OTHO, WWII squads would break up for VERY specific, short events. Like you said, an LMG might stay in place doing covering fire while the rest of the squad charged 10-20m. But once there the LMG would link back up with the main body. The same can be said for having 2 or 3 rifle men stay behind and have the rest charge with the LMG firing from the hip (yup, it could be done!). The difference is that these situations were meant to be VERY temporary and only done when the situation demanded it. Otherwise they stuck together like glue.

The problem here is that we can't offer this level of control because it will make for a micromangement nightmare. Give a Grognard an inch and they will take, oh, a couple million miles smile.gif The Squad/Team is the lowest level combat unit, and that is the way it must stay. Once the line is crossed we might as well have a 1:1 man representation. And no, we will never do that at this scale. NOBODY would play it, trust us.

We have made one VERY limited exception for scouts/outposts. After several months of play testing these cases are the only ones that we have felt the slightest need to accommodate. The rules we have come up with will prevent abuse, yet will allow historically correct tactics. So far as we are concerned, this is the only exception we are going to make.

Steve

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Since most squads during WWII contained only one lmg and if you are splitting the squad 50/50, then reasonably one of those two half/squads is going to have the lmg (if you are modeling down to individual weapons as you have indicated).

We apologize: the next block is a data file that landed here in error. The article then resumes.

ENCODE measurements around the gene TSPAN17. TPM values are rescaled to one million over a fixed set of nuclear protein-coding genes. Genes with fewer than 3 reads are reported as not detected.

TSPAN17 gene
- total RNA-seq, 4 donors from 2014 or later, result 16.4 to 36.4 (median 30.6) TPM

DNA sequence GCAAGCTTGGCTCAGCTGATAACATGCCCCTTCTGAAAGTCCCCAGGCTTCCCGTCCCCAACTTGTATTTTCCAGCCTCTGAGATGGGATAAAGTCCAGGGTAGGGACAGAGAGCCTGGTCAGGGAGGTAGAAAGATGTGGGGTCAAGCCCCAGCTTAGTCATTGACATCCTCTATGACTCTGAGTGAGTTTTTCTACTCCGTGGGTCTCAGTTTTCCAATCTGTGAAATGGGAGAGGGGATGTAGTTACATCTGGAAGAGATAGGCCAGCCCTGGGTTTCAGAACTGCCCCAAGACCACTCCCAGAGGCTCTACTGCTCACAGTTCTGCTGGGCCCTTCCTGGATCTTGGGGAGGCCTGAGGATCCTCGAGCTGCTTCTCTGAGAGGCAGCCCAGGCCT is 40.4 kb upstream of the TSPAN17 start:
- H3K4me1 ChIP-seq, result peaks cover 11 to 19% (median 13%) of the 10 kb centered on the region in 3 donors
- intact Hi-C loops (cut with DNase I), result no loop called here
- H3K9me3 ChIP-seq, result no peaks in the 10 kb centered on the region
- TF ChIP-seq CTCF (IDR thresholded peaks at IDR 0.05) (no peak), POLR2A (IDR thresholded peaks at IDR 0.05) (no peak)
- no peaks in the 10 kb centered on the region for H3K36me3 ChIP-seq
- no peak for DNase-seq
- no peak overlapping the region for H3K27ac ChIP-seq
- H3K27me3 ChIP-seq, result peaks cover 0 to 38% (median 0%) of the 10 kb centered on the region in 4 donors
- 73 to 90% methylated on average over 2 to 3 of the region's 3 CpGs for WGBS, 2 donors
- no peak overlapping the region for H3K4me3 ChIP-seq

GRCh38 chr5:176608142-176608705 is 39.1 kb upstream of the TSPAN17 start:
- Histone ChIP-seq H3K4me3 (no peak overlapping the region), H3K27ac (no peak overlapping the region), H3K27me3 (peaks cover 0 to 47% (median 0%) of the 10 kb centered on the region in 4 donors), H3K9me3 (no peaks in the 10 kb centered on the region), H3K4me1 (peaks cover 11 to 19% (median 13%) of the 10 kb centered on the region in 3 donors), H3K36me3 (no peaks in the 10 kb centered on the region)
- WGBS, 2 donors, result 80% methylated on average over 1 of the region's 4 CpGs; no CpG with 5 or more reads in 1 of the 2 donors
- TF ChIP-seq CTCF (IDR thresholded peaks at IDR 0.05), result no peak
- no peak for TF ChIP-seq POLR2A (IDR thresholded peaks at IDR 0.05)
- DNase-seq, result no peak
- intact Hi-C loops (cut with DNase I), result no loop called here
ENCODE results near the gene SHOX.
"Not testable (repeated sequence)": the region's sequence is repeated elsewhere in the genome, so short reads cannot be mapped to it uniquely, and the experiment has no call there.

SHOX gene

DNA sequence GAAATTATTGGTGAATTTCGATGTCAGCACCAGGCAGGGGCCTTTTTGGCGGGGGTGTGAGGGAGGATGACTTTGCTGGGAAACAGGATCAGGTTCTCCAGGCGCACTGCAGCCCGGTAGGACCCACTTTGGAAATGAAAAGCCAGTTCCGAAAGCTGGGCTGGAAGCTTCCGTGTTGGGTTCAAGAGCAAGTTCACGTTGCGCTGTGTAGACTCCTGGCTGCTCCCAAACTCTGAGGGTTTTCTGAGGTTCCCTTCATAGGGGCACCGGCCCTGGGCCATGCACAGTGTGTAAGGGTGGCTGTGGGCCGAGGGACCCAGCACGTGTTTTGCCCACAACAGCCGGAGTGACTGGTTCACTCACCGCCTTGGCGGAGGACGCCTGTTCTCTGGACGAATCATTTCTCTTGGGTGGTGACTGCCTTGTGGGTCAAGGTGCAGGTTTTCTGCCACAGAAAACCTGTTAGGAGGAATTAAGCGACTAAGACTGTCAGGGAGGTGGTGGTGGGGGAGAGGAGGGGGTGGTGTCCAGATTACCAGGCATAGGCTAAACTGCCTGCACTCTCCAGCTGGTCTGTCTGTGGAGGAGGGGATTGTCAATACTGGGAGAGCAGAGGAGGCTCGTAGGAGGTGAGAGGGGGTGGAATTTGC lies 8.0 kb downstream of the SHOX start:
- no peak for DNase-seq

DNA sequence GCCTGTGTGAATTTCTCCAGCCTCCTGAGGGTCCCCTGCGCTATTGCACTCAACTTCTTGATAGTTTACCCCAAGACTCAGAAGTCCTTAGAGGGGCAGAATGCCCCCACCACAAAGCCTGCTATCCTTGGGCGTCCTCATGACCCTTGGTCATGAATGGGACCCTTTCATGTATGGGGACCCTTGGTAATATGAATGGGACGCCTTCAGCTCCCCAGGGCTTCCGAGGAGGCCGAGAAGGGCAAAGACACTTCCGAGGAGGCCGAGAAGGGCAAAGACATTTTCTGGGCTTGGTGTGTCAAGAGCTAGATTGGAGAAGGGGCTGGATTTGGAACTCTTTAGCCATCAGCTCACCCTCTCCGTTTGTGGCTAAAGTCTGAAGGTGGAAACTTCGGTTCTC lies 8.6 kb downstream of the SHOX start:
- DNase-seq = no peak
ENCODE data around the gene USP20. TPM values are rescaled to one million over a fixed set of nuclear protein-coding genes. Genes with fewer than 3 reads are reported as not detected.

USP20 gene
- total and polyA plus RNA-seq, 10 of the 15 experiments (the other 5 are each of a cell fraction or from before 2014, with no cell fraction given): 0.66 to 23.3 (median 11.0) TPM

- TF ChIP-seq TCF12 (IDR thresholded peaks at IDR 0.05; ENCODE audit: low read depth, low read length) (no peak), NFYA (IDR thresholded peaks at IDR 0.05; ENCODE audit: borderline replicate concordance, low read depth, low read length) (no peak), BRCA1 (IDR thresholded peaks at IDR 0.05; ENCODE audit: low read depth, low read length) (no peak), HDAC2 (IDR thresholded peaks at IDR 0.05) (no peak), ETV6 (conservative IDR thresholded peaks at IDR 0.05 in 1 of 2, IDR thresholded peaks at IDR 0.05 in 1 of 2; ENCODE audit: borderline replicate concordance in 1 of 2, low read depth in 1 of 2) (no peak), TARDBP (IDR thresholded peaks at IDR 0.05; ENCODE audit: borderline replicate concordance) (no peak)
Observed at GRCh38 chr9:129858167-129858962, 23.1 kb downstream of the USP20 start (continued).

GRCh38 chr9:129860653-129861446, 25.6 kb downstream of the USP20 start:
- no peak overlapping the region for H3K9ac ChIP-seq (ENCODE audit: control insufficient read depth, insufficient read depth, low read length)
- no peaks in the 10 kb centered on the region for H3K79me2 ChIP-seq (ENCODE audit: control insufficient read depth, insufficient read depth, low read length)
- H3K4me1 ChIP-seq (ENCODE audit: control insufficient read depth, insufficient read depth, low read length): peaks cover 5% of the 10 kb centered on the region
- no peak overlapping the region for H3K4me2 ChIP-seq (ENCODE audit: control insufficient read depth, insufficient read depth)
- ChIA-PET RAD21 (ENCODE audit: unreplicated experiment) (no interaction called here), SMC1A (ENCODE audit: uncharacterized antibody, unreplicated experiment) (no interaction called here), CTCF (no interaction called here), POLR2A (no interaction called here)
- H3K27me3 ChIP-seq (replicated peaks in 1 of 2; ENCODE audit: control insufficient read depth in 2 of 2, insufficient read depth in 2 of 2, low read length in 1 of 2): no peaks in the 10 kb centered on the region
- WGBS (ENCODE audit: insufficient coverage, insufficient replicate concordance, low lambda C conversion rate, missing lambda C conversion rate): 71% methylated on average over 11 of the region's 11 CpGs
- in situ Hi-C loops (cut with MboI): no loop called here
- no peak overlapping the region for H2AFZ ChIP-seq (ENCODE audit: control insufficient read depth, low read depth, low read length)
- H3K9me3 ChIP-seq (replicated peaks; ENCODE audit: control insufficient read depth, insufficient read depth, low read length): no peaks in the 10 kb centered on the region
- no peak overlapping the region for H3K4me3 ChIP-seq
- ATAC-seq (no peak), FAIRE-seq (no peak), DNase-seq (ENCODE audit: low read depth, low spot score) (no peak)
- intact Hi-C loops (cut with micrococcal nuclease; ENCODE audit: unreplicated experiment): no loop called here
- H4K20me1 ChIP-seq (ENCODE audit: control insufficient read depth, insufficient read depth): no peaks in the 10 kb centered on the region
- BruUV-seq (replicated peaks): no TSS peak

Wouldn't this allow the player to simulate the squad tactics that John was talking about, since the firepower of each HS would be different?

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Guest Big Time Software

No they would not. The main reason being that you can split a squad up only ONCE, and only in the Setup Phase. Unless you happen to have a split up unit in the right place at the right time, you aren't going to be able to do the kind of attack mentioned above.

A prudent Grognard with therefore split up EVERY unit on the map in an effort to have nitpicky control. This would then bog down the game and really mess with the game system. So we have built in some protection against abuse:

We have purposefully made the split squad much more likely to withdraw when fired upon.

The split is supposed to simulate scouts/outposts, and since these guys were always supposed to stay out of trouble, CM simulates this by making them "fire adverse". So you can split up every squad you have under your command, but you will lose FAST! smile.gif

Steve

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Guest John Maragoudakis

Ok so WW2 squads stuck together like glue. It's too bad we lose the grazing fire that the lmg gives while it is part of a squad.

Is there a way around this. I thought maybe have two fire commands for the squad, one order for the riflemen and one for the lmg. This way the lmg target can receive grazing fire. Just a thought. I wouldn't want that to create unrealistic tactics.

Another idea I had was too allow only the lmg team to separate and have it's moral resistance to enemy fire depend on how many turns it spent detached from it's squad. That could then simulate the ability to have the lmg separate in a pinch but if the player tried that for a long period of time, the lmg would become 'unstable', in other words it's confidence would go down the longer it stayed away from the squad.

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Guest Big Time Software

We are not going to allow the LMG to be split off. Firstly, the same "splitting off" argument can be made for several other tactics, such as sending the SMGs forward while rifle guys cover and the LMG goes off and does its own things. Secondly, this kind of micromanagement would produce chaos at CM's level of simulation. What you are asking for is appropreate for a game of Close Combat's level, not Combat Mission's.